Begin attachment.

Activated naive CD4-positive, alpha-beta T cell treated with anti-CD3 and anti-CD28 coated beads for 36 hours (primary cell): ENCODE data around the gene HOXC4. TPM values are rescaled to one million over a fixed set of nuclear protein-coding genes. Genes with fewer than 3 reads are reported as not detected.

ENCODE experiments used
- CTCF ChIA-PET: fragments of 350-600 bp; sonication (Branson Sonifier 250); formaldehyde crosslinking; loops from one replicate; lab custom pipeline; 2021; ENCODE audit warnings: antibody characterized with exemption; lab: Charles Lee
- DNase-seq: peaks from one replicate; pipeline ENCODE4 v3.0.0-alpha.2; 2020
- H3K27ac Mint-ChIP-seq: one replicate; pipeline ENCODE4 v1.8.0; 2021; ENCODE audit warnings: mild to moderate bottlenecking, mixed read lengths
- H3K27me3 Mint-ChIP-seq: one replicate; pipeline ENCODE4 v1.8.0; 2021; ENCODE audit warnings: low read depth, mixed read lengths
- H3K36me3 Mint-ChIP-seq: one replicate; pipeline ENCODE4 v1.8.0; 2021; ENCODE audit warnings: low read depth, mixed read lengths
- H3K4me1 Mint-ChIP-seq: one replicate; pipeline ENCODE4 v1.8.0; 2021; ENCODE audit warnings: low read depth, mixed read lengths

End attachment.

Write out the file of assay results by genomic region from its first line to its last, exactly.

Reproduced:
Activated naive CD4-positive, alpha-beta T cell treated with anti-CD3 and anti-CD28 coated beads for 36 hours (primary cell): ENCODE data around the gene HOXC4. TPM values are rescaled to one million over a fixed set of nuclear protein-coding genes. Genes with fewer than 3 reads are reported as not detected.

ENCODE experiments used
- CTCF ChIA-PET: fragments of 350-600 bp; sonication (Branson Sonifier 250); formaldehyde crosslinking; loops from one replicate; lab custom pipeline; 2021; ENCODE audit warnings: antibody characterized with exemption; lab: Charles Lee
- DNase-seq: peaks from one replicate; pipeline ENCODE4 v3.0.0-alpha.2; 2020
- H3K27ac Mint-ChIP-seq: one replicate; pipeline ENCODE4 v1.8.0; 2021; ENCODE audit warnings: mild to moderate bottlenecking, mixed read lengths
- H3K27me3 Mint-ChIP-seq: one replicate; pipeline ENCODE4 v1.8.0; 2021; ENCODE audit warnings: low read depth, mixed read lengths
- H3K36me3 Mint-ChIP-seq: one replicate; pipeline ENCODE4 v1.8.0; 2021; ENCODE audit warnings: low read depth, mixed read lengths
- H3K4me1 Mint-ChIP-seq: one replicate; pipeline ENCODE4 v1.8.0; 2021; ENCODE audit warnings: low read depth, mixed read lengths